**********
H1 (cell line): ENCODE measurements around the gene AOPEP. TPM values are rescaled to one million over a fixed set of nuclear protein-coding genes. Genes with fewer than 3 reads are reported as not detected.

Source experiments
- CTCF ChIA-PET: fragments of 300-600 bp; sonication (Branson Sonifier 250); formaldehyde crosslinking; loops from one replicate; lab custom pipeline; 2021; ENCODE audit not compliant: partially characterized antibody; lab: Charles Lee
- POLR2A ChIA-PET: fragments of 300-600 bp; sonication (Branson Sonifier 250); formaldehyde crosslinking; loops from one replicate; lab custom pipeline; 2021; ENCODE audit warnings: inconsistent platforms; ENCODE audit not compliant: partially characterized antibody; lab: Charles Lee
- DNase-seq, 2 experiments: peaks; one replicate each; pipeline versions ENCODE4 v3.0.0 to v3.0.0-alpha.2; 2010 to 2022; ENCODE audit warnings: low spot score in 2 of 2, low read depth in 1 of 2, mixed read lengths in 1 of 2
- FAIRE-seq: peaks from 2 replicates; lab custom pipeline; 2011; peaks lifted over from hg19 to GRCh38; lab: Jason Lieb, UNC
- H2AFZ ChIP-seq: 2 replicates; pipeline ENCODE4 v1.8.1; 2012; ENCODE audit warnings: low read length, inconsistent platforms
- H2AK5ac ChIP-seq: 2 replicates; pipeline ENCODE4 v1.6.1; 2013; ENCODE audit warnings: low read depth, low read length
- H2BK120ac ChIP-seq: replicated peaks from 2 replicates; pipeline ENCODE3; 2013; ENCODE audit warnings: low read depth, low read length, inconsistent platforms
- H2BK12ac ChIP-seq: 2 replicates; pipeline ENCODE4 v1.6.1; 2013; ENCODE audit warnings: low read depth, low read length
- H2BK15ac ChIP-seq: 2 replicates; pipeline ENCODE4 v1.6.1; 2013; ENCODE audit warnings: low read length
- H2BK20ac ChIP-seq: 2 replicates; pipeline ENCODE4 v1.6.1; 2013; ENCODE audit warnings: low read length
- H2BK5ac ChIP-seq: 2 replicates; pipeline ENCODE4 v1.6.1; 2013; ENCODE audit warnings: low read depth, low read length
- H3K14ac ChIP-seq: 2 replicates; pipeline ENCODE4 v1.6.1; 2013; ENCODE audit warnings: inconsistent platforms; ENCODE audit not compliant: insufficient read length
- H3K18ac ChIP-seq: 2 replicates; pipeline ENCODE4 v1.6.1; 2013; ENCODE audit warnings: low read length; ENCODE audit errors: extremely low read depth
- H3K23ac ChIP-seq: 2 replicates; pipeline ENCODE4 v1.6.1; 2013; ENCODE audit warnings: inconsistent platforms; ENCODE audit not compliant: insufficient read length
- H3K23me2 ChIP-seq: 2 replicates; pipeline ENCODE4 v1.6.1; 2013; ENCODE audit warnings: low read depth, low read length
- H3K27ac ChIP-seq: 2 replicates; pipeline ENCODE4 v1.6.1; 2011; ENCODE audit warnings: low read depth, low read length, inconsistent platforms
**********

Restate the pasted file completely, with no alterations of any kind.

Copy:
H1 (cell line): ENCODE measurements around the gene AOPEP. TPM values are rescaled to one million over a fixed set of nuclear protein-coding genes. Genes with fewer than 3 reads are reported as not detected.

Source experiments
- CTCF ChIA-PET: fragments of 300-600 bp; sonication (Branson Sonifier 250); formaldehyde crosslinking; loops from one replicate; lab custom pipeline; 2021; ENCODE audit not compliant: partially characterized antibody; lab: Charles Lee
- POLR2A ChIA-PET: fragments of 300-600 bp; sonication (Branson Sonifier 250); formaldehyde crosslinking; loops from one replicate; lab custom pipeline; 2021; ENCODE audit warnings: inconsistent platforms; ENCODE audit not compliant: partially characterized antibody; lab: Charles Lee
- DNase-seq, 2 experiments: peaks; one replicate each; pipeline versions ENCODE4 v3.0.0 to v3.0.0-alpha.2; 2010 to 2022; ENCODE audit warnings: low spot score in 2 of 2, low read depth in 1 of 2, mixed read lengths in 1 of 2
- FAIRE-seq: peaks from 2 replicates; lab custom pipeline; 2011; peaks lifted over from hg19 to GRCh38; lab: Jason Lieb, UNC
- H2AFZ ChIP-seq: 2 replicates; pipeline ENCODE4 v1.8.1; 2012; ENCODE audit warnings: low read length, inconsistent platforms
- H2AK5ac ChIP-seq: 2 replicates; pipeline ENCODE4 v1.6.1; 2013; ENCODE audit warnings: low read depth, low read length
- H2BK120ac ChIP-seq: replicated peaks from 2 replicates; pipeline ENCODE3; 2013; ENCODE audit warnings: low read depth, low read length, inconsistent platforms
- H2BK12ac ChIP-seq: 2 replicates; pipeline ENCODE4 v1.6.1; 2013; ENCODE audit warnings: low read depth, low read length
- H2BK15ac ChIP-seq: 2 replicates; pipeline ENCODE4 v1.6.1; 2013; ENCODE audit warnings: low read length
- H2BK20ac ChIP-seq: 2 replicates; pipeline ENCODE4 v1.6.1; 2013; ENCODE audit warnings: low read length
- H2BK5ac ChIP-seq: 2 replicates; pipeline ENCODE4 v1.6.1; 2013; ENCODE audit warnings: low read depth, low read length
- H3K14ac ChIP-seq: 2 replicates; pipeline ENCODE4 v1.6.1; 2013; ENCODE audit warnings: inconsistent platforms; ENCODE audit not compliant: insufficient read length
- H3K18ac ChIP-seq: 2 replicates; pipeline ENCODE4 v1.6.1; 2013; ENCODE audit warnings: low read length; ENCODE audit errors: extremely low read depth
- H3K23ac ChIP-seq: 2 replicates; pipeline ENCODE4 v1.6.1; 2013; ENCODE audit warnings: inconsistent platforms; ENCODE audit not compliant: insufficient read length
- H3K23me2 ChIP-seq: 2 replicates; pipeline ENCODE4 v1.6.1; 2013; ENCODE audit warnings: low read depth, low read length
- H3K27ac ChIP-seq: 2 replicates; pipeline ENCODE4 v1.6.1; 2011; ENCODE audit warnings: low read depth, low read length, inconsistent platforms